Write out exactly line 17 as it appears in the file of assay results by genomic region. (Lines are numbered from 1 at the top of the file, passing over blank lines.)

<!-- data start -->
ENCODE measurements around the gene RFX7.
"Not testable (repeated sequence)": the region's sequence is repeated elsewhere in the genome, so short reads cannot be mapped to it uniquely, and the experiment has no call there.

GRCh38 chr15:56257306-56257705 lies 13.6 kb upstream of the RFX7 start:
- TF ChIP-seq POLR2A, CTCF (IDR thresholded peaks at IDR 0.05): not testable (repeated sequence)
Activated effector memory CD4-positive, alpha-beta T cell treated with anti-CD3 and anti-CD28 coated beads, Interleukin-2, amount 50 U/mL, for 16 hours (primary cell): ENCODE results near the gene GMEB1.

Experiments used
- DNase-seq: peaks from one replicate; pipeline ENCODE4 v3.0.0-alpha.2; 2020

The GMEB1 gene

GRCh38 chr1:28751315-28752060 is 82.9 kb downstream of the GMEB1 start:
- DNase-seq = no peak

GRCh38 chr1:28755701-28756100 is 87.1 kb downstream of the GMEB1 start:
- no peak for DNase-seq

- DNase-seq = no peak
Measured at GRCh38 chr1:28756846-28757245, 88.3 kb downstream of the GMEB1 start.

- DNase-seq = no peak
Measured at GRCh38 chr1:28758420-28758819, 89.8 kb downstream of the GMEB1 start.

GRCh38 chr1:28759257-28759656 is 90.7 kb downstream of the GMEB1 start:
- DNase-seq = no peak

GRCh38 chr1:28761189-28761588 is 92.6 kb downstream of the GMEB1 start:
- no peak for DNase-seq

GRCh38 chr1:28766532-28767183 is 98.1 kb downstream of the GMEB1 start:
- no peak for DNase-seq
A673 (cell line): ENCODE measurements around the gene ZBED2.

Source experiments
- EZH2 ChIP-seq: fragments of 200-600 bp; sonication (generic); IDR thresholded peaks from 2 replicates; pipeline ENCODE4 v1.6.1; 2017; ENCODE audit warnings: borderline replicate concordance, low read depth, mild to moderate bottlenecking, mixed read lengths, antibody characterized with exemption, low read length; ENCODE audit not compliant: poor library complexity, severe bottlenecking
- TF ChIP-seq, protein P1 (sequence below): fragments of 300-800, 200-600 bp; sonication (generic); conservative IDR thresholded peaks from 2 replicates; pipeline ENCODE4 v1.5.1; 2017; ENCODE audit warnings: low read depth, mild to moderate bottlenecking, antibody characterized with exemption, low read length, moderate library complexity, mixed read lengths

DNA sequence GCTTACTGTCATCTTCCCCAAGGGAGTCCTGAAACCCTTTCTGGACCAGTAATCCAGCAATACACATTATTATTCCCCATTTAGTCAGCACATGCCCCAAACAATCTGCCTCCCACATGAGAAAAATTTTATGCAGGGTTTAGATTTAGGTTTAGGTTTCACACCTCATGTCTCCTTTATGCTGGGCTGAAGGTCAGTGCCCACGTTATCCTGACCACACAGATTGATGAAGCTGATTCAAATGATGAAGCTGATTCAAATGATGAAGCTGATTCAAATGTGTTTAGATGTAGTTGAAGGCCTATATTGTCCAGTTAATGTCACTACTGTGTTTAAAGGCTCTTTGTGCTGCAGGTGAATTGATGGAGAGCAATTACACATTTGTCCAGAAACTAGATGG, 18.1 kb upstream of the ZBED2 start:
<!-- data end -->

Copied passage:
GRCh38 chr1:28759257-28759656 is 90.7 kb downstream of the GMEB1 start: